Friday, October 12, 2012

Political protest art

Graffiti art is showing up as a form of political protest around the world--brilliant stuff from Egypt to Palestine to Yemen to Mexico to Brazil to Russia. Graffiti art transforms our understanding of what “art” is. It is not an aesthete thing but a fundamental expression of human life & experience. It includes protest art on the barrier wall between “Israel” & Palestine; it is outrage art against tyranny on cement barriers in Tahrir Square, Cairo; it is thousands of portraits of victims of oppression in hundreds of countries demanding justice.

In 1983, during the prison hunger strike in Northern Ireland, I was traveling in the Republic of Ireland. I was a rookie politically & in a Dublin cafe ran into Gerry Foley, a US radical & political partisan of Irish freedom. He suggested I go north to Belfast. Belfast was then a civil war zone, a web of metal fences around everything where one could not even easily get money exchanged. I headed to the Catholic neighborhood where I was traumatized by caravans of armored British vehicles with mounted guns directed at women shopping & babies in strollers. I pointed my camera at one vehicle & saw that turret directed at me.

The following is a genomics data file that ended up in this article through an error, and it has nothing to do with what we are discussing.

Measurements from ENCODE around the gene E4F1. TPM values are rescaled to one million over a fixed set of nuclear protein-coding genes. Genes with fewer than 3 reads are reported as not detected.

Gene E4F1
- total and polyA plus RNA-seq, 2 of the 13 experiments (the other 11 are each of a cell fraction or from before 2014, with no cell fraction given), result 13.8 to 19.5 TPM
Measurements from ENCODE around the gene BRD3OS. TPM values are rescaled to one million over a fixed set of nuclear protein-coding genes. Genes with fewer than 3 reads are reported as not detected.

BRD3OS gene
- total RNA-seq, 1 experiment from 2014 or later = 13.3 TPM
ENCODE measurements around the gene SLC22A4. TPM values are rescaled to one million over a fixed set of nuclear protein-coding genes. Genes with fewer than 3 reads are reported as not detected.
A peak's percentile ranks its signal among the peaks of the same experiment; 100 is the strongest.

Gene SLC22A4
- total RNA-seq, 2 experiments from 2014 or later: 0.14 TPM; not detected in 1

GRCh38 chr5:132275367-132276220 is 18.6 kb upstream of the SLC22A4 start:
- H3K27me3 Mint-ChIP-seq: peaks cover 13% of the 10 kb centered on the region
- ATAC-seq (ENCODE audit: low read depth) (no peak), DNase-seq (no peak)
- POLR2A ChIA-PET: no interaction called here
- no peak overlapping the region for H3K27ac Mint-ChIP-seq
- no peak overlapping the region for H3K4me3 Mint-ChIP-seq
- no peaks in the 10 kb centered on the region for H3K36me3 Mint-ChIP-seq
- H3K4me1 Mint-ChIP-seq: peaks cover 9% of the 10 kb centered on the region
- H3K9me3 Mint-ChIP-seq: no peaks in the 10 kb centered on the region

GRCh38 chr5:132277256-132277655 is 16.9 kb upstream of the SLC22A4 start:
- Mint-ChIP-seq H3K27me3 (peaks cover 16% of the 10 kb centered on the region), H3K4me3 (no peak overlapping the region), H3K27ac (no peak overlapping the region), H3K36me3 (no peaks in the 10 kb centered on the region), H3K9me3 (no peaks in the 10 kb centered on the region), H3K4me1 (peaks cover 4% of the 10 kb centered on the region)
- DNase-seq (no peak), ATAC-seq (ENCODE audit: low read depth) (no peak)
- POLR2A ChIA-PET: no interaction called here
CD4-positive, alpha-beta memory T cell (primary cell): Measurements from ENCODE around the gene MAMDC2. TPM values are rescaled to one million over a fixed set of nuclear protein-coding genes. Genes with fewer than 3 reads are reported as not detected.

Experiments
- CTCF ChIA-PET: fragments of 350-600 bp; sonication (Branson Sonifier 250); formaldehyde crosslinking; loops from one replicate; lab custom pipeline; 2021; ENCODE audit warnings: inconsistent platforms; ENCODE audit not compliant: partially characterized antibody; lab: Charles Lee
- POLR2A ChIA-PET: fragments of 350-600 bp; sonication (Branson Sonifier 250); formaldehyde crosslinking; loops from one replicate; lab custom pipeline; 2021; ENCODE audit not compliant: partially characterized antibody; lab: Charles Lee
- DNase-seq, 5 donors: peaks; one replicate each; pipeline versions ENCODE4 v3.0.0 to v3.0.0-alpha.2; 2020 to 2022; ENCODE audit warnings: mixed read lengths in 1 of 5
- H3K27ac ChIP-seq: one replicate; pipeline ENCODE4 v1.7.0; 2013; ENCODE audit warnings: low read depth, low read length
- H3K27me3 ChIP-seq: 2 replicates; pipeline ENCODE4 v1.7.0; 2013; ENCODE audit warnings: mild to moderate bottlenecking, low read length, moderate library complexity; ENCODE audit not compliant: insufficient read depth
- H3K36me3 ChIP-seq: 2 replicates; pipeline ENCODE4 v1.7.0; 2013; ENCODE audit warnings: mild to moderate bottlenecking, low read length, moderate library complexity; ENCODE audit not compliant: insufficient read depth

In every society, children are the truth-tellers & I approached a group of young boys to tell me what was going on. This band of little boys spent the day showing me every of the many murals painted in support of the hunger strikers. Most murals were profoundly religious; all were political protests against occupation. Youth is ardent & also reckless in opposition & I was terrified at every passing British armored vehicle when the boys let loose with rocks.

At the end of the day, parting with the boys, I asked them, “Where can I send photos of the murals to you? A small boy--no more than 10-years-old--answered: “No need; just use them to tell the truth about what is happening here.”

Many people object to the form of graffiti art where riot cops get pelted with paint bombs. I consider it a form of protest, maybe preferable to rocks (maybe not), but with a much greater sense of insult. Police shields are here splattered with paint thrown by protesters during the protest against austerity policies at the parliament in Athens. The day Greek working people go beyond insult to expropriating power is the day of solidarity forever. (Photo by Lefteris Pitarakis/AP)

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